Increasingly using force lends itself to a reduction in analysis and assessment. When there’s always an available hammer, every problem not only starts looking like a nail, those in power start wanting them to all look like nails. Foreign policy is a complex and multifaceted engagement, so much easier to use a Presidential kill-list or offer repeated reminders to all nations that “ all options remain on the table”— derives its potency from the implied threat of military power, like some avenging angel, instantly available to back up Washington’s demands” (Bacevich). Again the populace, under the guise of being supportive, fall into line with the need to believe we have the greatest military in the world. That a democracy concerned with freedom of the individual holds up as a penultimate virtue it’s military might is an irony completely missed.

From Bacevich:

“Put bluntly, heavy-duty thinkers keen to put American power to work putting the world right can’t be bothered to consider whether the nation’s existing military system comports with the very values they are insistent upon propagating.”

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When we consider those fallen and continuing to put themselves in harm’s way, values do not inevitably lead to valid actions. Supporting even the greatest of values does not mean that any and every action committed is the best way to put said values into practice. Values are not synonymous with behavior, they provide a grid through which behavior develops. The fundamental failure of our government and our populace is to believe that since we uphold certain values, then any means we seek to defend them with must be good and pure. Such thinking is not that of a deliberative body dedicated to the best practices, it is instead a nation falling backward into the unethical standard of “might makes right.”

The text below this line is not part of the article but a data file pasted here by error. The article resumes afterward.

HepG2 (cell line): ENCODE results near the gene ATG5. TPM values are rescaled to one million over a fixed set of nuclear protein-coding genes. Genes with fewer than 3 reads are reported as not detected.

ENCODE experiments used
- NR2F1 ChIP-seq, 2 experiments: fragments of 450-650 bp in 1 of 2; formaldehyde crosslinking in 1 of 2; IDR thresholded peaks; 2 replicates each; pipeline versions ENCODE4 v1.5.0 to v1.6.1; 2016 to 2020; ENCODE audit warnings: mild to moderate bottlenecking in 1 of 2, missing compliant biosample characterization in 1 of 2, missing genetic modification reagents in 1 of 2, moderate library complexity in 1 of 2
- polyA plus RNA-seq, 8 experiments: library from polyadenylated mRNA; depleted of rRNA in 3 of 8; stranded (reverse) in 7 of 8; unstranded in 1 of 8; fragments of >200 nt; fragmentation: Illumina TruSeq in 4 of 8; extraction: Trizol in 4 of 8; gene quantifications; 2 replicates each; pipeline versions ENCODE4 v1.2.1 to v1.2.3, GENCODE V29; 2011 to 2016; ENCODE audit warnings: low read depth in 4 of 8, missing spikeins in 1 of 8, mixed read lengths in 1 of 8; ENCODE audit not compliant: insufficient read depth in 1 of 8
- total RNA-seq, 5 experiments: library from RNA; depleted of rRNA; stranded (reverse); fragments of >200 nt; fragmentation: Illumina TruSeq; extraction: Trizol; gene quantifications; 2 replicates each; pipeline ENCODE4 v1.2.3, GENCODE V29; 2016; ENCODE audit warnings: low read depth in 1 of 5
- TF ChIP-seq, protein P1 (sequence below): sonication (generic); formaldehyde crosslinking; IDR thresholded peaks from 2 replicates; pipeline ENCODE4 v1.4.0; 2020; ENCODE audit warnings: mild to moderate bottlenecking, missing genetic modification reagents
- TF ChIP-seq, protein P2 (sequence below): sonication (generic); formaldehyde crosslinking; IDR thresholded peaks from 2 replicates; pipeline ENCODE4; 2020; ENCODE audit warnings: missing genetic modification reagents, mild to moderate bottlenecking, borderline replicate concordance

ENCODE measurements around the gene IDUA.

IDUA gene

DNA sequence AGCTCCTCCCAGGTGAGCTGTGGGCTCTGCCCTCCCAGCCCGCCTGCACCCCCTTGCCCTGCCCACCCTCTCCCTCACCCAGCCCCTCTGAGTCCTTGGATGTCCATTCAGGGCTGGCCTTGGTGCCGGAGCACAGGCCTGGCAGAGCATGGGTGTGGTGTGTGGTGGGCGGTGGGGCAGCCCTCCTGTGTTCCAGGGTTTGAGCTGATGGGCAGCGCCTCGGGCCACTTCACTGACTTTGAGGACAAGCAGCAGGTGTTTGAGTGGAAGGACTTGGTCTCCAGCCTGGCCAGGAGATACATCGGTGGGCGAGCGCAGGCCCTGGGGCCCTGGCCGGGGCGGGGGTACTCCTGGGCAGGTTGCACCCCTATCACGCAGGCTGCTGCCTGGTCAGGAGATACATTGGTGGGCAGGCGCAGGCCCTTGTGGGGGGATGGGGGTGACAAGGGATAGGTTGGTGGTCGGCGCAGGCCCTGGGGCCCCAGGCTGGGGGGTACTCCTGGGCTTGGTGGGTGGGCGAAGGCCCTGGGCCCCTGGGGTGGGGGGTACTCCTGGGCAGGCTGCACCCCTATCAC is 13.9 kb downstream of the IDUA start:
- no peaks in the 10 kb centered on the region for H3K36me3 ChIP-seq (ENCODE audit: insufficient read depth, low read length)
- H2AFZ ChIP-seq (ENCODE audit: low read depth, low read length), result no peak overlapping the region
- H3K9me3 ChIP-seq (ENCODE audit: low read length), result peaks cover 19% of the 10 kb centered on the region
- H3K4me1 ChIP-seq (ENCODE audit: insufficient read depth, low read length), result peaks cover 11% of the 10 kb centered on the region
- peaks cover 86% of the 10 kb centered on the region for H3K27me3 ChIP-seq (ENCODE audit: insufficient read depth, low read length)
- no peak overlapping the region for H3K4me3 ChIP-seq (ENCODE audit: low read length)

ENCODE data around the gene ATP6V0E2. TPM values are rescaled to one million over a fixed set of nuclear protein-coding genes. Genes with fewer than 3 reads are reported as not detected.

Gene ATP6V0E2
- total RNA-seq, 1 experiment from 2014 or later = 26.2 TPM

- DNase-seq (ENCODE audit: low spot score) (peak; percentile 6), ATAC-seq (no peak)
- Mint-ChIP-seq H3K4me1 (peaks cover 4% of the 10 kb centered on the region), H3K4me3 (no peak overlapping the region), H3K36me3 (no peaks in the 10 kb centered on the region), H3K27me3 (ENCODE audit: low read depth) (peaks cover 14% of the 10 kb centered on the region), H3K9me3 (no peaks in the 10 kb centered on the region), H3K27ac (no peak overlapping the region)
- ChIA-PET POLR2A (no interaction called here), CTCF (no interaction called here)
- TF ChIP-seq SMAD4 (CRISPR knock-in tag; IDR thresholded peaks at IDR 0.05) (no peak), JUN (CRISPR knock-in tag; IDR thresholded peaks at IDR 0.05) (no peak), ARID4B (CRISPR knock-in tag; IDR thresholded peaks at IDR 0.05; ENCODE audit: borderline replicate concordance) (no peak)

Such shifting in governing principles is not without severe consequences, as the continued military engagements we are in go on without an end in sight. Consider there are teenagers alive today who have not seen their country in a state other than war.

“The irony is that American history is a concrete example of solid foundations; the constitution for one. It is all the more surprising then that policy engagements in Afghanistan and Iraq, rather than being grounded in an objective reality, have at times been predicated on congressional budgets, political re-elections, and arbitrary presumptions. The U.S. Congress is in an inextricable part of the solution. But congressional pressure is a dual-edged and dangerous tool in policymaking. It can lead to actions taken for the sake of perceptions instead of pursuing less popular, but correct measures. (Foreign Policy)

Had our government deliberated with due diligence on properly assessing the capability of Afghanistan for democracy, or of the Iraqi army for taking over their country’s defense, these are foreign engagements our military never would have been cast into. Those who have volunteered have largely given up their voice, therefore it is incumbent upon our government and the populace to be that voice. Such should be one of reason and care, not of lining political pockets or fighting an unclear enemy.

On this day of remembrance, we should be reminded of our collective responsibility. We owe it to those in the armed forces, who defend us.


Bacevich, Andrew J. (2013-09-10). Breach of Trust: How Americans Failed Their Soldiers and Their Country (American Empire Project) (p. 32). Henry Holt and Co.. Kindle Edition.